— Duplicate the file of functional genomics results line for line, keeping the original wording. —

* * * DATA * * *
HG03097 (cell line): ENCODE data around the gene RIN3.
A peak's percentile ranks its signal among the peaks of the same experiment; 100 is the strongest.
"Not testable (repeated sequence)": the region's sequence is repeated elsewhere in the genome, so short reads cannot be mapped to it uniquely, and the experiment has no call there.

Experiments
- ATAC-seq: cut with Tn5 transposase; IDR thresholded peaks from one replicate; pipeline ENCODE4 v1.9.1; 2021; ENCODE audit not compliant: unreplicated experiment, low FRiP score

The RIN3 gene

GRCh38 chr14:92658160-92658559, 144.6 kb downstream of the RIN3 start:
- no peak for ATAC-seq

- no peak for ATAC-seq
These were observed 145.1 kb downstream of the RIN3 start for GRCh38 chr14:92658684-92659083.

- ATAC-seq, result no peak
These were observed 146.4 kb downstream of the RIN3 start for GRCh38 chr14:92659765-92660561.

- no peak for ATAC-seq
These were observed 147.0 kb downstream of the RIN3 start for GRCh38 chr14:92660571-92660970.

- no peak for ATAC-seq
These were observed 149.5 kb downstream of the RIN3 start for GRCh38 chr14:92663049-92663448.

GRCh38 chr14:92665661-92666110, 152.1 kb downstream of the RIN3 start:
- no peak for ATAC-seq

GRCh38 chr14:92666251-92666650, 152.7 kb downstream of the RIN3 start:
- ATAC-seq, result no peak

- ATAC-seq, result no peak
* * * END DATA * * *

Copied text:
HG03097 (cell line): ENCODE data around the gene RIN3.
A peak's percentile ranks its signal among the peaks of the same experiment; 100 is the strongest.
"Not testable (repeated sequence)": the region's sequence is repeated elsewhere in the genome, so short reads cannot be mapped to it uniquely, and the experiment has no call there.

Experiments
- ATAC-seq: cut with Tn5 transposase; IDR thresholded peaks from one replicate; pipeline ENCODE4 v1.9.1; 2021; ENCODE audit not compliant: unreplicated experiment, low FRiP score

The RIN3 gene

GRCh38 chr14:92658160-92658559, 144.6 kb downstream of the RIN3 start:
- no peak for ATAC-seq

- no peak for ATAC-seq
These were observed 145.1 kb downstream of the RIN3 start for GRCh38 chr14:92658684-92659083.

- ATAC-seq, result no peak
These were observed 146.4 kb downstream of the RIN3 start for GRCh38 chr14:92659765-92660561.

- no peak for ATAC-seq
These were observed 147.0 kb downstream of the RIN3 start for GRCh38 chr14:92660571-92660970.

- no peak for ATAC-seq
These were observed 149.5 kb downstream of the RIN3 start for GRCh38 chr14:92663049-92663448.

GRCh38 chr14:92665661-92666110, 152.1 kb downstream of the RIN3 start:
- no peak for ATAC-seq

GRCh38 chr14:92666251-92666650, 152.7 kb downstream of the RIN3 start:
- ATAC-seq, result no peak

- ATAC-seq, result no peak